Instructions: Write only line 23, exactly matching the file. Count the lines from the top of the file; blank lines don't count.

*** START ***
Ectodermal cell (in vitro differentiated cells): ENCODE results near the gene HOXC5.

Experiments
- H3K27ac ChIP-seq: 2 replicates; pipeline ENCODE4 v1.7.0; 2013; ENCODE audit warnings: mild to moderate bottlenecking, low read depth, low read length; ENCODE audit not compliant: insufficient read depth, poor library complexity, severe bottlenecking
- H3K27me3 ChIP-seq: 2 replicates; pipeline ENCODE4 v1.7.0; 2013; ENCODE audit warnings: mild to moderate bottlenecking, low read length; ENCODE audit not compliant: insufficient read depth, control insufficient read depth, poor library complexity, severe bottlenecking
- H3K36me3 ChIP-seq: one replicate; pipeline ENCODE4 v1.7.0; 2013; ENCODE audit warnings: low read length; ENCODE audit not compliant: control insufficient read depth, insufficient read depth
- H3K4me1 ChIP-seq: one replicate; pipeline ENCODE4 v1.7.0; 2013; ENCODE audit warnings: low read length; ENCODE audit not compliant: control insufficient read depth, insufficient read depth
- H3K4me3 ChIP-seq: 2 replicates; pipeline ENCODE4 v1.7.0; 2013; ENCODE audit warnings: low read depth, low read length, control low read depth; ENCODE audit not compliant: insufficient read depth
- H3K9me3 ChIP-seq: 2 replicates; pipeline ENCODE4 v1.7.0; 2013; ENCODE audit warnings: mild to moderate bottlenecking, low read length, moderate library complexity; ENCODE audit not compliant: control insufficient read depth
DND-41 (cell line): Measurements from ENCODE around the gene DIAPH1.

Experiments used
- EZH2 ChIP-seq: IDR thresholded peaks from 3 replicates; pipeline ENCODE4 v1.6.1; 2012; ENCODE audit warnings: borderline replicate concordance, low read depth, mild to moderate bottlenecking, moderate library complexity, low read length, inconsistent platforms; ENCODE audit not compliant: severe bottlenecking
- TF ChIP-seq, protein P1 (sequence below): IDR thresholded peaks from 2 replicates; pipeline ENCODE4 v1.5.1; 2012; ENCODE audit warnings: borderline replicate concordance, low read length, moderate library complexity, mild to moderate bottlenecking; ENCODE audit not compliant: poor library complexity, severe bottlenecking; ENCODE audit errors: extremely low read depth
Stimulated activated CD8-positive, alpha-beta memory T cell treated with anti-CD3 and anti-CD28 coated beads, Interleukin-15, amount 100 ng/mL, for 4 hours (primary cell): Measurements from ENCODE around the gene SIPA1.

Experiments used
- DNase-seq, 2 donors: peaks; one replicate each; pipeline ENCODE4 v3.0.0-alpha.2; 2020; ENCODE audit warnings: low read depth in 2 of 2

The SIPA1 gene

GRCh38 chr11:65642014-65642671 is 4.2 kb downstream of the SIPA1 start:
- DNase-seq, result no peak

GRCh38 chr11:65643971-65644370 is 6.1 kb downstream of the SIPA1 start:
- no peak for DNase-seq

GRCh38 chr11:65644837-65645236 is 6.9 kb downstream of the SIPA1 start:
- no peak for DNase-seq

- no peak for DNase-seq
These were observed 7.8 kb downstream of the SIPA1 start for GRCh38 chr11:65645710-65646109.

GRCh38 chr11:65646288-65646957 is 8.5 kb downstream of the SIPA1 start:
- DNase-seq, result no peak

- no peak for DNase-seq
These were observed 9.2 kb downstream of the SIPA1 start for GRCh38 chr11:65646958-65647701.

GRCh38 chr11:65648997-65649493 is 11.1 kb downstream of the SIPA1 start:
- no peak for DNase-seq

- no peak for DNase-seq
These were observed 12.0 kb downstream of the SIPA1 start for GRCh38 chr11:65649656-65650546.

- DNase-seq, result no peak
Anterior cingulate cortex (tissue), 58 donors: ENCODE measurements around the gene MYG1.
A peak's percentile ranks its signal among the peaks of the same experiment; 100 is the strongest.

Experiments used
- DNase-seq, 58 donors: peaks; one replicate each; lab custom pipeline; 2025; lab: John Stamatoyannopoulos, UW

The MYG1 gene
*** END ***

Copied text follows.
- no peak for DNase-seq